Ahn Cheol-soo to help main opposition standard bearer in presidential race

Home > National > Politics

print dictionary print

Ahn Cheol-soo to help main opposition standard bearer in presidential race

테스트

안철수 전 대선후보 (연합뉴스)

Former independent presidential hopeful Ahn Cheol-soo is expected to begin full-fledged support for the main opposition standard bearer in the upcoming race to pick South Korea's next chief executive.

Sources close to the entrepreneur-turned-politician said Ahn may join Moon Jae-in in his visits to universities in Seoul later in the day.

The Democratic United Party (DUP) hopeful is expected to visit Hanyang University, Hongik University, Sookmyung Women's University and University of Seoul.

"A decision has been made to lend his full support," a representative for Ahn told Yonhap News Agency. He said that a meeting with Moon could also take place.

The representative said that every option of assisting Moon is open at present, although he did not elaborate on the details.

The move comes two days after the 50-year-old former candidate offered "lukewarm" support to Moon in an event to mark the disbanding of his election office.

Ahn had quit the race abruptly on Nov. 23 after negotiations to iron out a mutually acceptable way to pick a unified liberal contender to compete with ruling Saenuri Party hopeful Park Geun-hye fell through.

The withdrawal was in accordance with a pledge to join forces so a single candidate can represent the liberal cause in the Dec. 19 election. Polls in the past showed that if two liberal candidates run in this year's presidential race, they would effectively split the votes and allow Park to become president.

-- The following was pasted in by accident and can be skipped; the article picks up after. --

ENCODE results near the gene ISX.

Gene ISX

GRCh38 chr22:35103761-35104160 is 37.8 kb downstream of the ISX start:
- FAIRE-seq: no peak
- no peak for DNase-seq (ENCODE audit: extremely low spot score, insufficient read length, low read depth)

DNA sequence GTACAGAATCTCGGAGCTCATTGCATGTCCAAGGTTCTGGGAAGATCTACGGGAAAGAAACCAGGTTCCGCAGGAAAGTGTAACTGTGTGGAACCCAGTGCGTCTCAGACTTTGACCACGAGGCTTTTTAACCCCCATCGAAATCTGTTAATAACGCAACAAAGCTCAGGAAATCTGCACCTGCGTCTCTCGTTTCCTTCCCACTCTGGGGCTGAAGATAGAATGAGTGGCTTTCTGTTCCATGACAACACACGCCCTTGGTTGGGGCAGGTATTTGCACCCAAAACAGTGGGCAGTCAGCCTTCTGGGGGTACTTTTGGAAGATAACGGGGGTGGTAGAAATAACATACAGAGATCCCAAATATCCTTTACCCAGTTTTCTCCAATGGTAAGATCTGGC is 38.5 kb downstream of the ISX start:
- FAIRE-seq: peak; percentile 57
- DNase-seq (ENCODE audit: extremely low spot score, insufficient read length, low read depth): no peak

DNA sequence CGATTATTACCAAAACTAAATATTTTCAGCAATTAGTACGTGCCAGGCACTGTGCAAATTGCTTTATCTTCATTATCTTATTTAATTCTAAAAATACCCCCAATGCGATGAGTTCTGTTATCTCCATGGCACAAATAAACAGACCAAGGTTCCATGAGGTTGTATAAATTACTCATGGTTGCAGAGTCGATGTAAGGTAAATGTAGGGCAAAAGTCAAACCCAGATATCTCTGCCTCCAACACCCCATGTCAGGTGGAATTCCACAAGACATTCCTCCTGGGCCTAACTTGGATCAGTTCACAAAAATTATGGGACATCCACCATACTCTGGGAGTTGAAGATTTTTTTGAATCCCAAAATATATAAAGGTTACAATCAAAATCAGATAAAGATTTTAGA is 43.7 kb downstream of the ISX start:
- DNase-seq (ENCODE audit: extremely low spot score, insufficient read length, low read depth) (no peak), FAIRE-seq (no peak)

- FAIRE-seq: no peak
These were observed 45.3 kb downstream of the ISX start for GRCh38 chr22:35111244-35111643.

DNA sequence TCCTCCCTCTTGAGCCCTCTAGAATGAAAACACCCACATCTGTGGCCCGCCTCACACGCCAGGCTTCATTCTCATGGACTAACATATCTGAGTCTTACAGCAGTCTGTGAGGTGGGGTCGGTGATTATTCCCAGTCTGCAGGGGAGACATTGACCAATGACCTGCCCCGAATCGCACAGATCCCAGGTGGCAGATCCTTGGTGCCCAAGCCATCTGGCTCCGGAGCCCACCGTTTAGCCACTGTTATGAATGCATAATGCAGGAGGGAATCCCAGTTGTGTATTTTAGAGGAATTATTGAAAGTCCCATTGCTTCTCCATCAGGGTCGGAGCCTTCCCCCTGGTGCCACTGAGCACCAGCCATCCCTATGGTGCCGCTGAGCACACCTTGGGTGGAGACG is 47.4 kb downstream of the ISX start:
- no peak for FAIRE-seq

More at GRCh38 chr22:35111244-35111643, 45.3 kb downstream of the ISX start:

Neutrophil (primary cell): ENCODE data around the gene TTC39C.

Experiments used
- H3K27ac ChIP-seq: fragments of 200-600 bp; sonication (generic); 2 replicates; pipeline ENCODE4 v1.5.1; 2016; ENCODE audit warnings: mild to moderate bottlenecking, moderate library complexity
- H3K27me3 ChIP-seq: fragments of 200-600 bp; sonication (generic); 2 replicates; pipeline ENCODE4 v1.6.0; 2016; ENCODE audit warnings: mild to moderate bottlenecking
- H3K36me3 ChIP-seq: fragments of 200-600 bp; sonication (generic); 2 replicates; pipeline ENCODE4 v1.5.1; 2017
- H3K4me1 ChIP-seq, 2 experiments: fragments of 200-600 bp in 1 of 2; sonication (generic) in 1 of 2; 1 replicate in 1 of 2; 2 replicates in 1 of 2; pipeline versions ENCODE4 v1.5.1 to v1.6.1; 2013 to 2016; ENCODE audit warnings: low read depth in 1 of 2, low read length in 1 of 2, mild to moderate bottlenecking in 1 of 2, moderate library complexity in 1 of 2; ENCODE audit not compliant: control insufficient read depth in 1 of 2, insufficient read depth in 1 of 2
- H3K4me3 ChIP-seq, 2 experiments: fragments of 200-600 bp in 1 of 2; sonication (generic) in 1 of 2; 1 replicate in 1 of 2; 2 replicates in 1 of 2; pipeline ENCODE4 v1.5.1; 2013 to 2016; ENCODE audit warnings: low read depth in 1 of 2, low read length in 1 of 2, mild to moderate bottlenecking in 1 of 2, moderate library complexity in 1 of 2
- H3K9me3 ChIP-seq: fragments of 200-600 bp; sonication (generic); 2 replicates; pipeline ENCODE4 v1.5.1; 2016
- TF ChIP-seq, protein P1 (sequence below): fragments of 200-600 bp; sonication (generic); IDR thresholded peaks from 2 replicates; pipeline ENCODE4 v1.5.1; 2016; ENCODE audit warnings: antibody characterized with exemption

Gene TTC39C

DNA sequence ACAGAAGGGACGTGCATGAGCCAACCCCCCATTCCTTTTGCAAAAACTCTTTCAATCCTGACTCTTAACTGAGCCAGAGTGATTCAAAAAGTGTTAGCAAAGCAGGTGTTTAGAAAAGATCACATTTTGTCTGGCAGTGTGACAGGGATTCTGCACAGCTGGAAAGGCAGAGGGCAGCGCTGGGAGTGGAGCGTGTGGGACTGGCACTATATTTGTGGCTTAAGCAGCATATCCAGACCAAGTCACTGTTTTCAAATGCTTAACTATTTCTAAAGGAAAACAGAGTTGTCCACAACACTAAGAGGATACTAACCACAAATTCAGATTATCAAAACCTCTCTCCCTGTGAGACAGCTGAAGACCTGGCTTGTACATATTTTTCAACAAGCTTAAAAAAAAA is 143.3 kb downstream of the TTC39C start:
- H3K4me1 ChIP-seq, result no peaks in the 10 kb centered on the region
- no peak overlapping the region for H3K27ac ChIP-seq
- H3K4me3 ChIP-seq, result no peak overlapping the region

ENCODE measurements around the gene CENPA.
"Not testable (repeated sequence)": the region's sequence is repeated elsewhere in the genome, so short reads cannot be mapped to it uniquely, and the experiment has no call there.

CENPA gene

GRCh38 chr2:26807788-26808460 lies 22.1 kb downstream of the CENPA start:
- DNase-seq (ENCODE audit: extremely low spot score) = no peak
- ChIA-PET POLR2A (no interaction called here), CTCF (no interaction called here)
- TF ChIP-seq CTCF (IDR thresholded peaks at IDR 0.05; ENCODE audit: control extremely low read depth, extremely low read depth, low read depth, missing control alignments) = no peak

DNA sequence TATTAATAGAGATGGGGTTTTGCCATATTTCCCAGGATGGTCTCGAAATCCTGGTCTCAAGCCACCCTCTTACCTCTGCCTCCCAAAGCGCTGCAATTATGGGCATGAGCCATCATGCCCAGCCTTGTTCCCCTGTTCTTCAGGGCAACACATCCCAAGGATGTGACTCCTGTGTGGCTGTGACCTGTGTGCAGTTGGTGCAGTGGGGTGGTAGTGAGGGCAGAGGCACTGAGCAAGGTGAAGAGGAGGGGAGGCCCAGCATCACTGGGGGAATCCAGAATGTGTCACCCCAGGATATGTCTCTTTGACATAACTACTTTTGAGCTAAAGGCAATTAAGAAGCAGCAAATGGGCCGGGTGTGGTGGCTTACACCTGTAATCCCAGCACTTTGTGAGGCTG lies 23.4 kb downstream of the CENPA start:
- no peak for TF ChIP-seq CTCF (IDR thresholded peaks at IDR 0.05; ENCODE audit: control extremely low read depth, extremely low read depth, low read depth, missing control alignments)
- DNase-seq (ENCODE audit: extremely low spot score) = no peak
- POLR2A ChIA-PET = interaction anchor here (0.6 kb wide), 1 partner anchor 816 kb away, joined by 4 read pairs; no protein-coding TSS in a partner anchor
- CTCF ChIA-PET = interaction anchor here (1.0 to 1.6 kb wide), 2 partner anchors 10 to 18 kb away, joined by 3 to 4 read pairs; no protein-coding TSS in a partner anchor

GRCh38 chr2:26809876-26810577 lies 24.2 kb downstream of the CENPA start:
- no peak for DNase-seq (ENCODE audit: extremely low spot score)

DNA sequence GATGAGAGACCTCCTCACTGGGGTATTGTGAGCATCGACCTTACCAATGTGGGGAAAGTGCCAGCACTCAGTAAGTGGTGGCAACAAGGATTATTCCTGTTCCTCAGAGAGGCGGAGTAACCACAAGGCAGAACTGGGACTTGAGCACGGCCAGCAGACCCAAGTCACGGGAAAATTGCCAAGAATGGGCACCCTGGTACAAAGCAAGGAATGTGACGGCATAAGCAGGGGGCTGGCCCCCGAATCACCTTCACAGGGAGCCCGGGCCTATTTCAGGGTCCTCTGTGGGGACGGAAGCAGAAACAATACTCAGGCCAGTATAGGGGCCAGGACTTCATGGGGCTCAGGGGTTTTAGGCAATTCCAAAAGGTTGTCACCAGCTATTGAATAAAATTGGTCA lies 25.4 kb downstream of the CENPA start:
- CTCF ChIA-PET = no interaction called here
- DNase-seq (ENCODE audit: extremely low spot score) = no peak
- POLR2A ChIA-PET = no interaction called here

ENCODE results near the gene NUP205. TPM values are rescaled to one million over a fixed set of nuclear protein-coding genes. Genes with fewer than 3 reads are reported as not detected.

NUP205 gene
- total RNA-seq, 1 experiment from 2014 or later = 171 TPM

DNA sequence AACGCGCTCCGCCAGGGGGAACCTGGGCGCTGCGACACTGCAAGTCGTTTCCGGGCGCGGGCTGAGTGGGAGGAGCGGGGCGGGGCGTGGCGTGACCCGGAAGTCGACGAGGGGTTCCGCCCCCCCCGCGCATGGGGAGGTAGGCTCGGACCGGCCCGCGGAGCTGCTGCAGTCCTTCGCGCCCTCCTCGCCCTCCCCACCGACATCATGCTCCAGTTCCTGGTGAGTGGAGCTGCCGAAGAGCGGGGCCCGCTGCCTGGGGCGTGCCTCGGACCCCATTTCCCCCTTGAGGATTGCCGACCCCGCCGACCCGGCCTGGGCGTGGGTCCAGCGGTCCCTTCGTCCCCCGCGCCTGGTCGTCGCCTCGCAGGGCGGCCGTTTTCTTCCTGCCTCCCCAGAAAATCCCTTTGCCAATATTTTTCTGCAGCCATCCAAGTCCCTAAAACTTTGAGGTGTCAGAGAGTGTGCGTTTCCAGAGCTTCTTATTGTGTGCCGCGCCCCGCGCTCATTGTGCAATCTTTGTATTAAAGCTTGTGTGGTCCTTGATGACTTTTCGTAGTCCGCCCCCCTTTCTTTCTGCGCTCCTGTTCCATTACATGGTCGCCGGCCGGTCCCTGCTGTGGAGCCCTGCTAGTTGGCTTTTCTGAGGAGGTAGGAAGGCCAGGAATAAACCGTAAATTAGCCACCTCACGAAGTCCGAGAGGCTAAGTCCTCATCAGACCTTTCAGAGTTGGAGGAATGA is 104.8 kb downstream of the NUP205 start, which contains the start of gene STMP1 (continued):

The source pointed out that despite past differences and some friction, Ahn has done his best to help Moon.

"Giving up the race is testament to his devotion to bringing about change in government and assisting Moon," he said.

Related to Ahn's decision, Moon said in a meeting with aides earlier in the day, that he will desist from engaging in negative campaigning, and again expressed regret if the failed single candidacy debate hurt the feelings of Ahn's supporters.

Ahn had called for all candidates to stop their mud-slinging campaign, which he claimed went against the wishes of the people.

Moon also stressed that he planned to expand the base of support by winning the confidence of reformists and do his utmost to end the rule of the ruling Saenuri Party and the incumbent Lee Myung-bak administration.

Ahn's action comes as most national surveys taken after the formal start of elections on Nov. 27 showed Moon trailing Park and that many people who had supported the independent candidate have become undecided about whom to support when they cast their votes in 14 days time.

Pundits said that one of the only ways Moon will be able to make a comeback is for Ahn to give his support to the DUP contender that could allow the latter to win swing voters.

On the need to widen the support base of the liberal opposition, leaders of various civic organizations and progressive social activists said they will launch a new "national alliance" on Thursday that can merge supporters of the DUP, Ahn and various organizations that want to end conservative rule.

Hwang Sok-young, a well-known writer, said the national alliance is necessary because there is not enough time left in the race.

"The candidate that can bring about the change in government and open a new era in the country's political history is Moon, and he is the only one able to bear the responsibility," he said. (Yonhap)

More in Politics

Moon replaces land minister as poll numbers plummet

Aide at center of Lee Nak-yon probe dies in apparent suicide

Moon's approval rating reaches all-time low: Realmeter poll

Disciplinary hearing for top prosecutor is postponed

Moon appoints ally to keep pressure on Yoon

Log in to Twitter or Facebook account to connect
with the Korea JoongAng Daily
help-image Social comment?
lock icon

To write comments, please log in to one of the accounts.

Standards Board Policy (0/250자)

What’s Popular Now